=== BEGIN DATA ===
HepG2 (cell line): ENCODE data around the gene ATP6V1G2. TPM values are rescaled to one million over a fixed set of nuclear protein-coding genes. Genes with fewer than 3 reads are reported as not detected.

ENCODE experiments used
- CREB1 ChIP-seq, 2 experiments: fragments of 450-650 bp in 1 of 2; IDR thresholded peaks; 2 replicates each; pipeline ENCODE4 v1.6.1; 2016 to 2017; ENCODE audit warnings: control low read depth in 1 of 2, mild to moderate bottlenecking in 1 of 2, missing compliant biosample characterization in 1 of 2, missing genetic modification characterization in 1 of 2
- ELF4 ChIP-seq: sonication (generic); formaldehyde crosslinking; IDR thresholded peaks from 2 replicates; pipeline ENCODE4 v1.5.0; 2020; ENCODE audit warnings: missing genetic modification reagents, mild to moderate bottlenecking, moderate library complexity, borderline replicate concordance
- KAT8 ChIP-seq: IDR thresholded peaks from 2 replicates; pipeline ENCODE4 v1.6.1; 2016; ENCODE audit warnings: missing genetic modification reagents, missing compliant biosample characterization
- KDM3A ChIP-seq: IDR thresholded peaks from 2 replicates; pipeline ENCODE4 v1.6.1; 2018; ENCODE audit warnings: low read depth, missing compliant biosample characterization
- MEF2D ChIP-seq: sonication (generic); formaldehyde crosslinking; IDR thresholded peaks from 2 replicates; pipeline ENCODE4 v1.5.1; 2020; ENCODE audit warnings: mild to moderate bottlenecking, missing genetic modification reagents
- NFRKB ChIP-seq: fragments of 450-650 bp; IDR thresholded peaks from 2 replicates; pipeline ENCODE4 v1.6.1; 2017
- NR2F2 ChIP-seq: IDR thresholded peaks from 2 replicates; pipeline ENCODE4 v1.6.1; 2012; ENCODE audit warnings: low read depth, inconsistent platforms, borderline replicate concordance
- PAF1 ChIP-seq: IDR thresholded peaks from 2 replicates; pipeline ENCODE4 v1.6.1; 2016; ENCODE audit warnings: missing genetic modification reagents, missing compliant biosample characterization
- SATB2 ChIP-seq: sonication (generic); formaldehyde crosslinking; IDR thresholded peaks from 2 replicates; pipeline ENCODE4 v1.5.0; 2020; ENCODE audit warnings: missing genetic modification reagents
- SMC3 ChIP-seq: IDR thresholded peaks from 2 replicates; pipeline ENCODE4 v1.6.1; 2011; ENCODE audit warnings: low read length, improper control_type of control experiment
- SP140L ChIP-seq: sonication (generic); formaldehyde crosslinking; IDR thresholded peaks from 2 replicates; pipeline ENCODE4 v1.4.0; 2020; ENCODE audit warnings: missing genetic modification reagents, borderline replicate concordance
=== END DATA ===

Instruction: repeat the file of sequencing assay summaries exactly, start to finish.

HepG2 (cell line): ENCODE data around the gene ATP6V1G2. TPM values are rescaled to one million over a fixed set of nuclear protein-coding genes. Genes with fewer than 3 reads are reported as not detected.

ENCODE experiments used
- CREB1 ChIP-seq, 2 experiments: fragments of 450-650 bp in 1 of 2; IDR thresholded peaks; 2 replicates each; pipeline ENCODE4 v1.6.1; 2016 to 2017; ENCODE audit warnings: control low read depth in 1 of 2, mild to moderate bottlenecking in 1 of 2, missing compliant biosample characterization in 1 of 2, missing genetic modification characterization in 1 of 2
- ELF4 ChIP-seq: sonication (generic); formaldehyde crosslinking; IDR thresholded peaks from 2 replicates; pipeline ENCODE4 v1.5.0; 2020; ENCODE audit warnings: missing genetic modification reagents, mild to moderate bottlenecking, moderate library complexity, borderline replicate concordance
- KAT8 ChIP-seq: IDR thresholded peaks from 2 replicates; pipeline ENCODE4 v1.6.1; 2016; ENCODE audit warnings: missing genetic modification reagents, missing compliant biosample characterization
- KDM3A ChIP-seq: IDR thresholded peaks from 2 replicates; pipeline ENCODE4 v1.6.1; 2018; ENCODE audit warnings: low read depth, missing compliant biosample characterization
- MEF2D ChIP-seq: sonication (generic); formaldehyde crosslinking; IDR thresholded peaks from 2 replicates; pipeline ENCODE4 v1.5.1; 2020; ENCODE audit warnings: mild to moderate bottlenecking, missing genetic modification reagents
- NFRKB ChIP-seq: fragments of 450-650 bp; IDR thresholded peaks from 2 replicates; pipeline ENCODE4 v1.6.1; 2017
- NR2F2 ChIP-seq: IDR thresholded peaks from 2 replicates; pipeline ENCODE4 v1.6.1; 2012; ENCODE audit warnings: low read depth, inconsistent platforms, borderline replicate concordance
- PAF1 ChIP-seq: IDR thresholded peaks from 2 replicates; pipeline ENCODE4 v1.6.1; 2016; ENCODE audit warnings: missing genetic modification reagents, missing compliant biosample characterization
- SATB2 ChIP-seq: sonication (generic); formaldehyde crosslinking; IDR thresholded peaks from 2 replicates; pipeline ENCODE4 v1.5.0; 2020; ENCODE audit warnings: missing genetic modification reagents
- SMC3 ChIP-seq: IDR thresholded peaks from 2 replicates; pipeline ENCODE4 v1.6.1; 2011; ENCODE audit warnings: low read length, improper control_type of control experiment
- SP140L ChIP-seq: sonication (generic); formaldehyde crosslinking; IDR thresholded peaks from 2 replicates; pipeline ENCODE4 v1.4.0; 2020; ENCODE audit warnings: missing genetic modification reagents, borderline replicate concordance